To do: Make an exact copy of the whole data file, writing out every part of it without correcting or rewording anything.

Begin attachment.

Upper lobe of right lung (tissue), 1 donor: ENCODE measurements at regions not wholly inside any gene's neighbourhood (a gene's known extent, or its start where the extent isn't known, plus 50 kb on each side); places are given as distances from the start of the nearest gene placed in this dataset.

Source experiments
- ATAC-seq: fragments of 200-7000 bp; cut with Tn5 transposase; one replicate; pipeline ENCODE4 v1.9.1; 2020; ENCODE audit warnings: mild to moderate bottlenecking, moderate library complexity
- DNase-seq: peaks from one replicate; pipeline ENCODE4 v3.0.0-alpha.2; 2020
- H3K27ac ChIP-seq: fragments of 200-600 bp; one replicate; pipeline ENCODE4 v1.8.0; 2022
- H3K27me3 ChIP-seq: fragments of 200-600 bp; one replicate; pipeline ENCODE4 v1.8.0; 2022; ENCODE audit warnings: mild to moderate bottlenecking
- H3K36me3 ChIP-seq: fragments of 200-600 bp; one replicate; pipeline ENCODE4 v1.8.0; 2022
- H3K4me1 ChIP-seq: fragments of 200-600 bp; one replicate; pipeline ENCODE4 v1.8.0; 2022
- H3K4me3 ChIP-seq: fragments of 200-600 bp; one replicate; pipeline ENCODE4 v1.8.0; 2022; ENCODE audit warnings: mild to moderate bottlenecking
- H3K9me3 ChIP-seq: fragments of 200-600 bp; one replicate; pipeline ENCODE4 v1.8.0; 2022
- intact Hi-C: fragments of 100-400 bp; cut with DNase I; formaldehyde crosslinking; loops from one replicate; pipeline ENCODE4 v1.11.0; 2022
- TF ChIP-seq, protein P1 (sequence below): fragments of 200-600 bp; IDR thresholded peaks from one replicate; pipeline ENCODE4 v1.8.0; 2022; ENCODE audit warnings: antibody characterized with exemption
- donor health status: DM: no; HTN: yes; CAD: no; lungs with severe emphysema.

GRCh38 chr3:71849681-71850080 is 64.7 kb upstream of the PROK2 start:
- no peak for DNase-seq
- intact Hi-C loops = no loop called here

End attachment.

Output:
Upper lobe of right lung (tissue), 1 donor: ENCODE measurements at regions not wholly inside any gene's neighbourhood (a gene's known extent, or its start where the extent isn't known, plus 50 kb on each side); places are given as distances from the start of the nearest gene placed in this dataset.

Source experiments
- ATAC-seq: fragments of 200-7000 bp; cut with Tn5 transposase; one replicate; pipeline ENCODE4 v1.9.1; 2020; ENCODE audit warnings: mild to moderate bottlenecking, moderate library complexity
- DNase-seq: peaks from one replicate; pipeline ENCODE4 v3.0.0-alpha.2; 2020
- H3K27ac ChIP-seq: fragments of 200-600 bp; one replicate; pipeline ENCODE4 v1.8.0; 2022
- H3K27me3 ChIP-seq: fragments of 200-600 bp; one replicate; pipeline ENCODE4 v1.8.0; 2022; ENCODE audit warnings: mild to moderate bottlenecking
- H3K36me3 ChIP-seq: fragments of 200-600 bp; one replicate; pipeline ENCODE4 v1.8.0; 2022
- H3K4me1 ChIP-seq: fragments of 200-600 bp; one replicate; pipeline ENCODE4 v1.8.0; 2022
- H3K4me3 ChIP-seq: fragments of 200-600 bp; one replicate; pipeline ENCODE4 v1.8.0; 2022; ENCODE audit warnings: mild to moderate bottlenecking
- H3K9me3 ChIP-seq: fragments of 200-600 bp; one replicate; pipeline ENCODE4 v1.8.0; 2022
- intact Hi-C: fragments of 100-400 bp; cut with DNase I; formaldehyde crosslinking; loops from one replicate; pipeline ENCODE4 v1.11.0; 2022
- TF ChIP-seq, protein P1 (sequence below): fragments of 200-600 bp; IDR thresholded peaks from one replicate; pipeline ENCODE4 v1.8.0; 2022; ENCODE audit warnings: antibody characterized with exemption
- donor health status: DM: no; HTN: yes; CAD: no; lungs with severe emphysema.

GRCh38 chr3:71849681-71850080 is 64.7 kb upstream of the PROK2 start:
- no peak for DNase-seq
- intact Hi-C loops = no loop called here